He was convicted in August 2012 on six counts of criminal sexual conduct for inappropriately touching several female students during his coaching tenure. In 2013, Curtis was formally sentenced to seven to 15 years in prison.
2 2. Mel Hall
Speaking of “special places in hell,” let’s look at the case of Mel Hall. Hall was a versatile hitter and fielder who played 16 years in the big leagues. Yet, Hall’s narcissism and ego on the field and in the locker room was dwarfed by his pedophilia off the field.
That’s right. At a 2009 trial, a woman testified to being sexually abused by Hall back in 1989, when she was just 15 years old! Unlike Chad Curtis, Hall didn’t save his despicable behavior for retirement.
1 1. Ugueth Urbina
Ugueth Urbina is the only player in MLB history with the initials “U,U.” However, that distinction won’t be his most memorable. Why? Well, that’s because the former two-time All-Star closer was convicted of attempted murder.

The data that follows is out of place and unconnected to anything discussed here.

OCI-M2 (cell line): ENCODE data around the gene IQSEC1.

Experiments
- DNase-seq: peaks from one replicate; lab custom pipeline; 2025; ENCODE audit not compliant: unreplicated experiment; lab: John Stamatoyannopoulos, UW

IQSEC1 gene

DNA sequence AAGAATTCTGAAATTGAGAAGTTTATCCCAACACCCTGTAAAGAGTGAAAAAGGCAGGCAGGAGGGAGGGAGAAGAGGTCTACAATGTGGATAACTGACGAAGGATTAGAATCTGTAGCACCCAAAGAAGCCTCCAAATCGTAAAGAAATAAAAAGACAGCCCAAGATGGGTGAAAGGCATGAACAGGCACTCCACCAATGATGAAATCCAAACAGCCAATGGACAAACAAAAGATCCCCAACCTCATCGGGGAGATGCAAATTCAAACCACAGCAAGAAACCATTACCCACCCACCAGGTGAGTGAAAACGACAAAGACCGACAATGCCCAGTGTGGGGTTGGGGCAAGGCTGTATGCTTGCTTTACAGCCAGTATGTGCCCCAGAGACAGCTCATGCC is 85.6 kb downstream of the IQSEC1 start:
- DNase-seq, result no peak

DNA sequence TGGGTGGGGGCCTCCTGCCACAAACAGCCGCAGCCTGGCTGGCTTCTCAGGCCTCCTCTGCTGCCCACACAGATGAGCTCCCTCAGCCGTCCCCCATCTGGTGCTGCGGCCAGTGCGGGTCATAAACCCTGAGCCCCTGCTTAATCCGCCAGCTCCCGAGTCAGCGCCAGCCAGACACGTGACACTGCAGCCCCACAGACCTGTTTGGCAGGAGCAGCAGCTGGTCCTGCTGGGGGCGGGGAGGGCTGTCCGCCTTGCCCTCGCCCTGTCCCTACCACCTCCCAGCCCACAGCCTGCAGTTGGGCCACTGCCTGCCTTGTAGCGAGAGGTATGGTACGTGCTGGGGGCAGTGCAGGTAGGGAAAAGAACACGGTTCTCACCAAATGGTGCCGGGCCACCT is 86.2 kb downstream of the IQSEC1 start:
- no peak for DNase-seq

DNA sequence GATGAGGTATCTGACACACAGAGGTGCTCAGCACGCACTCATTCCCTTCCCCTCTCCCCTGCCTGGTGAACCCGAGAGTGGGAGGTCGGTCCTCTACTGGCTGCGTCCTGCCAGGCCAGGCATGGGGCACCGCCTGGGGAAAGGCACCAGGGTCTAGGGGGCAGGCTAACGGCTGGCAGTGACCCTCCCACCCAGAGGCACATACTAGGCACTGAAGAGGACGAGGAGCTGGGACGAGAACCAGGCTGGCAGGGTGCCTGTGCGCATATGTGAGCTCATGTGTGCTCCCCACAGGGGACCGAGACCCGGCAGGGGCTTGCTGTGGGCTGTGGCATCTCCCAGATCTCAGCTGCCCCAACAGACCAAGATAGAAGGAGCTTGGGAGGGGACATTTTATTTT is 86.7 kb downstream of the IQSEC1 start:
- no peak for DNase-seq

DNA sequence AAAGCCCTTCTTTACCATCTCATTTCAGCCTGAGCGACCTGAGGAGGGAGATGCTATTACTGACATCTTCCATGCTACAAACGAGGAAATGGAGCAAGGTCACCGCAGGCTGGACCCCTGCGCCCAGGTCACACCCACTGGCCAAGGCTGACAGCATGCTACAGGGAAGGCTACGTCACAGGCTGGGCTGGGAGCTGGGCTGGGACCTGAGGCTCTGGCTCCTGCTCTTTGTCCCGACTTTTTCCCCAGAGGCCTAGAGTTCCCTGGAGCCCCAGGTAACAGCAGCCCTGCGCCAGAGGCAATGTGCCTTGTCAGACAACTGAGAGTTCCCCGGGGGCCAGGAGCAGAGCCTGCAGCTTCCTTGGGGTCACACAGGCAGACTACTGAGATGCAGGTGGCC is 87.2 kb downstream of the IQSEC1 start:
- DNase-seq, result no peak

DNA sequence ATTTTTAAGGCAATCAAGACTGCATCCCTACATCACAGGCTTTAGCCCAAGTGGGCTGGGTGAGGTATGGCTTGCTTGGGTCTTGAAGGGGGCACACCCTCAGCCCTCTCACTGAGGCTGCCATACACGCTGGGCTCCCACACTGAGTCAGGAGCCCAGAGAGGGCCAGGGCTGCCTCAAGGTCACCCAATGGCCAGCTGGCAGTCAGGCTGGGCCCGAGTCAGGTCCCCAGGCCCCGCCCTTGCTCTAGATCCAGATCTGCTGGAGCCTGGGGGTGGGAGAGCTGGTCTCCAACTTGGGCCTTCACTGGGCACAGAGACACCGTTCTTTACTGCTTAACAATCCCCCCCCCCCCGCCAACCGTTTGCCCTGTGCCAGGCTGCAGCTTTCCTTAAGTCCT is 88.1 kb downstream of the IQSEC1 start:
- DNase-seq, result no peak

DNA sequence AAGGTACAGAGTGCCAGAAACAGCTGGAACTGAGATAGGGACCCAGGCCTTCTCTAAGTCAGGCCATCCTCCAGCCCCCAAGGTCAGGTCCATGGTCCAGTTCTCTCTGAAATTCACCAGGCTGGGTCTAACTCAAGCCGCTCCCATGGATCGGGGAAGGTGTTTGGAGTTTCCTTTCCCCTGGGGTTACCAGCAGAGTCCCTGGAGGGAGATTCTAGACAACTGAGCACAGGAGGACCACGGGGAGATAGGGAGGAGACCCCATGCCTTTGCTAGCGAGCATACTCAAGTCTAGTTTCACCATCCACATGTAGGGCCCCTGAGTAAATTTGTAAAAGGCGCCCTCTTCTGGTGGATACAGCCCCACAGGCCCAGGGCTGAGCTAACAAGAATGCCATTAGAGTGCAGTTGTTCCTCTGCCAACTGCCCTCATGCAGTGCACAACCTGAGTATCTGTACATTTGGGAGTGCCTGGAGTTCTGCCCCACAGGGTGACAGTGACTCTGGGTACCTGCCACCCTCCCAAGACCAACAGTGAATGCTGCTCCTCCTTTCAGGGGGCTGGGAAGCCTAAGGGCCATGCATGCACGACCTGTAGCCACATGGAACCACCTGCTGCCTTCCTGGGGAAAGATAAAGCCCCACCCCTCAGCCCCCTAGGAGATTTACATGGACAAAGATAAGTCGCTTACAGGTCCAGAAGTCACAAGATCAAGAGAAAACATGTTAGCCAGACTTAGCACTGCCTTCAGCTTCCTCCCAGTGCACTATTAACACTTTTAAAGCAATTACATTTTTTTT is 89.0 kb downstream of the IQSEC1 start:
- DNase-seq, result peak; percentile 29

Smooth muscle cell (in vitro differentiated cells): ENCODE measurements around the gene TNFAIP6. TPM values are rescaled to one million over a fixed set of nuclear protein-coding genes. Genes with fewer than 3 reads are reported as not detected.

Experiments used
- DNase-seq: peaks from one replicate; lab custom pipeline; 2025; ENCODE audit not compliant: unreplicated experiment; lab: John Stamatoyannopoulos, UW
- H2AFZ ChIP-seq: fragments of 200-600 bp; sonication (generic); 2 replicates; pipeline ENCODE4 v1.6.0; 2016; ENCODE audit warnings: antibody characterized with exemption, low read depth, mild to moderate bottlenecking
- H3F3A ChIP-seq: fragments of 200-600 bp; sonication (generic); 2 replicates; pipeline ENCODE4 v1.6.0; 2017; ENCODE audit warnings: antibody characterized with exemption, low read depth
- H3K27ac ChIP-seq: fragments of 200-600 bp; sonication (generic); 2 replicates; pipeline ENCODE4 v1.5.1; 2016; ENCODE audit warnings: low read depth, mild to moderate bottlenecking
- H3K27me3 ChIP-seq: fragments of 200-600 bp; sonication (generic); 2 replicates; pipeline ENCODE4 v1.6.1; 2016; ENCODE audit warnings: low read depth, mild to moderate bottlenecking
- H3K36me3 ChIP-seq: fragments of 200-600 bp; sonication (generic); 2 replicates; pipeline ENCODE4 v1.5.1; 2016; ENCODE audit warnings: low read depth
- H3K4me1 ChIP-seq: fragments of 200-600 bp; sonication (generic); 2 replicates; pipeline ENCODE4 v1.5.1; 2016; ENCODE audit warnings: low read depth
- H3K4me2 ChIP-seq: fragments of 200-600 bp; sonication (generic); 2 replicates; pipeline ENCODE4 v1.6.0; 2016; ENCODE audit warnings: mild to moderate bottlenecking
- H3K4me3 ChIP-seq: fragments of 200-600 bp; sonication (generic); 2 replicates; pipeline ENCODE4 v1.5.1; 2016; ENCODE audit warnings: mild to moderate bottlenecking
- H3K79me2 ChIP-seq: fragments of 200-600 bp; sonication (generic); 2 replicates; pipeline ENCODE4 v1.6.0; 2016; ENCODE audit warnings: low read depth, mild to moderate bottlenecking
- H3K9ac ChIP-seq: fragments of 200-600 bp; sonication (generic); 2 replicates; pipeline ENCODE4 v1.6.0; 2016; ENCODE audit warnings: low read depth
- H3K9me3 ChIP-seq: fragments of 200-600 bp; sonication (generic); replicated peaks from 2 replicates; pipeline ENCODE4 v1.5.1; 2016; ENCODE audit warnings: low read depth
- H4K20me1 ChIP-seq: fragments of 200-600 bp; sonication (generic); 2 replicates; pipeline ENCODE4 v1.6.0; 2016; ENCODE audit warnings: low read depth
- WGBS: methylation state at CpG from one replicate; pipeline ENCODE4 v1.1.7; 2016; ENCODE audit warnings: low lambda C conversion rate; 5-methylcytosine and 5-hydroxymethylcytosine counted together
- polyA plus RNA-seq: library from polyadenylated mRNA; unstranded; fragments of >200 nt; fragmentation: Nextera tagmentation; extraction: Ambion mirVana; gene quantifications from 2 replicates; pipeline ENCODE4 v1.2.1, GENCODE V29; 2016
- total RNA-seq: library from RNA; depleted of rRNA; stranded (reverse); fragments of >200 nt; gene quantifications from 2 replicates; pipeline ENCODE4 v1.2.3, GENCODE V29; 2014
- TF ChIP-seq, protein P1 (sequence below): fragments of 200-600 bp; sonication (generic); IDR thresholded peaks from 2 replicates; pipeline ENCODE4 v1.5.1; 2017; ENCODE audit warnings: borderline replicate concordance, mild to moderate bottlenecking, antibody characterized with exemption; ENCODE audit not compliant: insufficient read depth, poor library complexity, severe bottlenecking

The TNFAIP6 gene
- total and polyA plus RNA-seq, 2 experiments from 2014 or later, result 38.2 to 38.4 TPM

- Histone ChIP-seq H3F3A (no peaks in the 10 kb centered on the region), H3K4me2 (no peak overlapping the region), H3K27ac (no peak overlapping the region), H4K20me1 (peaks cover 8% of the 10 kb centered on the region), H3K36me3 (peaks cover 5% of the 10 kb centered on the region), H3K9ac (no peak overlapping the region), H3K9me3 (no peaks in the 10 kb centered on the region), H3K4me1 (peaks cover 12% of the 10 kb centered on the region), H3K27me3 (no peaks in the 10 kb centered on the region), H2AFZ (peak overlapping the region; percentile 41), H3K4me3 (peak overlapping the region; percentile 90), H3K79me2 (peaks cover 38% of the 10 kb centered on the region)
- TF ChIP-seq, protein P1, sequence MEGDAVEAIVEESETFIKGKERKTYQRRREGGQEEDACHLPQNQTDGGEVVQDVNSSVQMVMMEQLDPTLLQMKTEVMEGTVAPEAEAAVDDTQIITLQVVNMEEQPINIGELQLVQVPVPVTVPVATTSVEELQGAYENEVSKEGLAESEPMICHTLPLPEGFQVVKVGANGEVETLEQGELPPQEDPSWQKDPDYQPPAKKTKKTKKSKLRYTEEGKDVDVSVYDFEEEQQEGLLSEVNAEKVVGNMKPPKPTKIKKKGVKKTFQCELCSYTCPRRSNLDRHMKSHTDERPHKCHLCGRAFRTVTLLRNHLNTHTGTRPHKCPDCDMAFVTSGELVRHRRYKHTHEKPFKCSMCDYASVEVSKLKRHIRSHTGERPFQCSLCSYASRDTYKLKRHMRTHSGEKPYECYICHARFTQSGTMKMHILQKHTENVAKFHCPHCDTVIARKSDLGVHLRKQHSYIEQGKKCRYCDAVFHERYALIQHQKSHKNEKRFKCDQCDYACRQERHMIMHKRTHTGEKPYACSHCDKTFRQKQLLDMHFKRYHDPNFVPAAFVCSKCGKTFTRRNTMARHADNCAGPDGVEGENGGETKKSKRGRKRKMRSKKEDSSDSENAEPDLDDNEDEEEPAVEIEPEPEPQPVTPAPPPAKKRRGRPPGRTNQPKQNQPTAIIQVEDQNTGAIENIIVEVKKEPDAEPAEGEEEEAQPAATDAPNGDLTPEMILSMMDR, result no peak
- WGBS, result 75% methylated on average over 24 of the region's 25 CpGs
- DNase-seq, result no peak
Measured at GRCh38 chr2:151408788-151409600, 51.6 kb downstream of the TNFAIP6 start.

Urbina had quite the fall from grace. He led the Majors with 41 saves in 1999, and helped the Florida Marlins win their second World Series title in 2003. He spent 11 years in the MLB before one infamous October 2005 night in Venezuela ruined it all.
Urbina attacked a group of farm workers on his ranch after he accused them of stealing a handgun. He and a group of friends attacked the workers with machetes before pouring gasoline on them and attempting to set them on fire.
I’ll let that sink in for a moment.
Fortunately, none of the men died that night, though Urbina’s freedom effectively did. In 2007, he was convicted of attempted murder and served seven years in prison.